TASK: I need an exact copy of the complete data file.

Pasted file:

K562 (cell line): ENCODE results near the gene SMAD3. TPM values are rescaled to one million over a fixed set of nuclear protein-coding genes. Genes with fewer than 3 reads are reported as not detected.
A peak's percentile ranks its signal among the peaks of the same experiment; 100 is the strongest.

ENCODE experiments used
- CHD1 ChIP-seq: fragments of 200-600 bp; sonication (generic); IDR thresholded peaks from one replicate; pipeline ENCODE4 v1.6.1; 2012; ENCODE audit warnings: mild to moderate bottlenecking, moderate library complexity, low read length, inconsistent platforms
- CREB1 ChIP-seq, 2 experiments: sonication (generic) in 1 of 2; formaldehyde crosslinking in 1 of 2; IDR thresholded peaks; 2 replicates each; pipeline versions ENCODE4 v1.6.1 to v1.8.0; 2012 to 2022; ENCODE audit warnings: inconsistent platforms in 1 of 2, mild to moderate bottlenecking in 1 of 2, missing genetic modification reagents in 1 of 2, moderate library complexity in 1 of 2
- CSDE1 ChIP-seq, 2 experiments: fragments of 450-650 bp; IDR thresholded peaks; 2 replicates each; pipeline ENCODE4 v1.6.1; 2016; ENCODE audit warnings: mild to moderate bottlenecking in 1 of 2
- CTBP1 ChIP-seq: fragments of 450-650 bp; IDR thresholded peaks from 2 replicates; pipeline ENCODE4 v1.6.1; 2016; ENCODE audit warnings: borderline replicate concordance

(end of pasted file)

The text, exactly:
K562 (cell line): ENCODE results near the gene SMAD3. TPM values are rescaled to one million over a fixed set of nuclear protein-coding genes. Genes with fewer than 3 reads are reported as not detected.
A peak's percentile ranks its signal among the peaks of the same experiment; 100 is the strongest.

ENCODE experiments used
- CHD1 ChIP-seq: fragments of 200-600 bp; sonication (generic); IDR thresholded peaks from one replicate; pipeline ENCODE4 v1.6.1; 2012; ENCODE audit warnings: mild to moderate bottlenecking, moderate library complexity, low read length, inconsistent platforms
- CREB1 ChIP-seq, 2 experiments: sonication (generic) in 1 of 2; formaldehyde crosslinking in 1 of 2; IDR thresholded peaks; 2 replicates each; pipeline versions ENCODE4 v1.6.1 to v1.8.0; 2012 to 2022; ENCODE audit warnings: inconsistent platforms in 1 of 2, mild to moderate bottlenecking in 1 of 2, missing genetic modification reagents in 1 of 2, moderate library complexity in 1 of 2
- CSDE1 ChIP-seq, 2 experiments: fragments of 450-650 bp; IDR thresholded peaks; 2 replicates each; pipeline ENCODE4 v1.6.1; 2016; ENCODE audit warnings: mild to moderate bottlenecking in 1 of 2
- CTBP1 ChIP-seq: fragments of 450-650 bp; IDR thresholded peaks from 2 replicates; pipeline ENCODE4 v1.6.1; 2016; ENCODE audit warnings: borderline replicate concordance